The importance of price quotes cannot be overstated. Traditional costing methods are outdated and should only be used as a guideline. Pricing should also be determined in accordance with market prices for a given quality. When the volume is big or the potential is exciting, it’s best to offer a competitive rate and cut expenses by increasing efficiency and improving RFT (Right First Time), which determines the real prices in most circumstances.
Before adding a supplier to their vendor list, the fabric purchasing agency/buyer should undertake an audit of the fabric production facility based on their requirements. The following are some key audit points:
- The fabric production unit’s quality policy/accreditation.
- Testing lab, including color matching system, color dispenser, fabric pilling tester, fastness tester, strength meter, and abrasion resistance meter, as well as a documentation system.
- Infrastructure and capabilities for creating pre-production samples.
- Sample presentation and labeling quality
- ERP management capabilities.
- Machines and general shop-floor cleanliness.
- Order process flow documentation, from pre-order through completing and packaging.
In general, a recognized Quality Assurance Certification, such as ISO 9000-2000, addresses the above issues, however, in certain circumstances, the system is followed more on paper than in practice. A good buyer’s audit should be able to see through the flaws and provide confidence that they will be fixed.
The Next Most Critical Stage is the Fabric Manufacturing Plan
Several orders would be under progress at any given moment. PPC (Production Planning & Control) is extremely important. Many times, I’ve seen changes in production plans implemented at the request of those at the top, without regard for the negative consequences of such actions. This method, which does not evaluate the whole impact, is inept and should be avoided.
3. Plan for Raw Materials
The cheapest raw material may not be sufficient to preserve the company’s interests. However, in many cases, either to save money or to make more money, raw material quality is sacrificed, resulting in low manufacturing efficiency, sub-standard output, re-processing, delays, quality complaints, and ultimately a loss to everyone, not to mention order cancellations or penalties imposed by buyers.
4. Process Management
In order to save money, many textile producers modify the process control settings without first ensuring quality. As a result of the undesired output, there will be delays and quality claims. Textile fibers are extremely delicate, and even a minor adjustment in the processing procedure might result in drastically different results.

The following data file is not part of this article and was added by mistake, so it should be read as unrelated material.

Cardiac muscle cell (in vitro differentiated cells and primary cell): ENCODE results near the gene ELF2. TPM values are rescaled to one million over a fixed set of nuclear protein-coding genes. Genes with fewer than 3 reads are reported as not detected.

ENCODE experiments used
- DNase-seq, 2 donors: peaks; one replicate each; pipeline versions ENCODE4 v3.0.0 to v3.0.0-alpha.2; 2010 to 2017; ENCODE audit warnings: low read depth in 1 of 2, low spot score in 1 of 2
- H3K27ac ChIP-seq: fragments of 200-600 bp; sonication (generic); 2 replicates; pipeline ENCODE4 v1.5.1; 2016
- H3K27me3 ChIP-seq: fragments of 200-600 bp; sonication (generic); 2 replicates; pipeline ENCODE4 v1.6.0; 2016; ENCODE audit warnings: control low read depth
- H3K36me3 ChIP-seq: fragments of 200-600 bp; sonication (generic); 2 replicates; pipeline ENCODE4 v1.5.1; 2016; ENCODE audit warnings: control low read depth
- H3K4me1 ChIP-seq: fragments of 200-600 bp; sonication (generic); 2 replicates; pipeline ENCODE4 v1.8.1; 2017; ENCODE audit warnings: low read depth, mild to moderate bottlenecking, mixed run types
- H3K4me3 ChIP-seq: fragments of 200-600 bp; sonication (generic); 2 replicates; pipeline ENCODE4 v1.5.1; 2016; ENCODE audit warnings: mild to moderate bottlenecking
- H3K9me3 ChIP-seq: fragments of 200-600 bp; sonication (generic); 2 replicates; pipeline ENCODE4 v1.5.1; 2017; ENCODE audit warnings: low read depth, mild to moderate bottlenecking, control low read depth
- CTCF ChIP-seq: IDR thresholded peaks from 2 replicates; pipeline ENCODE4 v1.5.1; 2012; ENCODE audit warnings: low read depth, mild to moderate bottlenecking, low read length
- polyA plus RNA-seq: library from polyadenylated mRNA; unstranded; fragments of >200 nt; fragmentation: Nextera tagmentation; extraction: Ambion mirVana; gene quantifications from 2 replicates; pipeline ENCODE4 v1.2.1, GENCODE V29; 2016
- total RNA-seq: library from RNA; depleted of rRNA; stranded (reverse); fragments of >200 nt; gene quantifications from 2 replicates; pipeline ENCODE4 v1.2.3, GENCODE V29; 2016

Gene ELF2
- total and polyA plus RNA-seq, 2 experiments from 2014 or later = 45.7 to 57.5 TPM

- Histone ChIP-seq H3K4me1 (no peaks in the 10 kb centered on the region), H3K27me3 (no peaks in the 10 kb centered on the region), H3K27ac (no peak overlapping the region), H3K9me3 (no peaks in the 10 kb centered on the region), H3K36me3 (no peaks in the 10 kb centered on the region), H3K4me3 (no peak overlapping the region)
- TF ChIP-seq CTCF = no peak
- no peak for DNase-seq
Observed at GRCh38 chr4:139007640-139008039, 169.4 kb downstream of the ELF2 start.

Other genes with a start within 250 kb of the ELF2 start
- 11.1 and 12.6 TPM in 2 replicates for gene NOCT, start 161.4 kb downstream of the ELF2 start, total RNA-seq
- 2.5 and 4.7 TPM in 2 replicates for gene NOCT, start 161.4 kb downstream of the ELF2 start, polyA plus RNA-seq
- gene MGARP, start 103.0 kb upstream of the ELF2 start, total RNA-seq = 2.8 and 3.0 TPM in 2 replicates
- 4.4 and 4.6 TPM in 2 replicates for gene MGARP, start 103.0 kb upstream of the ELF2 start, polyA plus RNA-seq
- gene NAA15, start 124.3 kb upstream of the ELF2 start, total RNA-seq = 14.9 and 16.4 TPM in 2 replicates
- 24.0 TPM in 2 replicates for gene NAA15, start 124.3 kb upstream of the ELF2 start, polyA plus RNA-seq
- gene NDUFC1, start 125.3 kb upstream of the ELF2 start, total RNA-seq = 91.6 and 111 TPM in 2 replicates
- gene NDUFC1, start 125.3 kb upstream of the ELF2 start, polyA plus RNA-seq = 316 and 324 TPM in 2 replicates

It’s also crucial to have a well-maintained record of all process conditions for the various results obtained.
5. Enterprise Resource Planning (ERP): The Business Navigator
In the long term, ERP-based management pays off. It saves a lot of time and money by preventing costly mistakes, delays in shipments, increased follow-ups, and a robust documentation basis.
Fortunately, Indian textile businesses see the value of ERP, however, progress must be made faster.
6. Internal Communication—An ounce of prevention is worth a pound of cure
Everyone involved in the sales process should read and follow the documentation obtained from the customer for compliance with the sales process guidelines. Fabric samples for proto-garments, sales samples, correlation test yardages, and other purposes are vitally important, and deadlines are strictly adhered to. Late deliveries are less likely when these points are well-managed by a competent workforce. This necessitates impenetrable internal communication among all departments involved.
7. Maintaining Trust and Relationships Through External Communication
Last but not least, in the textiles industry, an open and trustworthy exchange of contact with clients is essential. I’ve seen it numerous times when, if an order goes wrong, the production side refuses to notify the consumer for fear of upsetting the buyer. In reality, such “quiet” makes the customer more concerned.
Despite taking all measures, things may and will go wrong in the manufacture of textile materials. In such instances, it is advisable to notify the customer as soon as possible and give an alternate choice.
Yes, being upfront with clients when a calamity occurs takes a lot of guts and love on the part of the business. But, at the end of the day, integrity builds a link of trust, which is essential in today’s difficult business environment.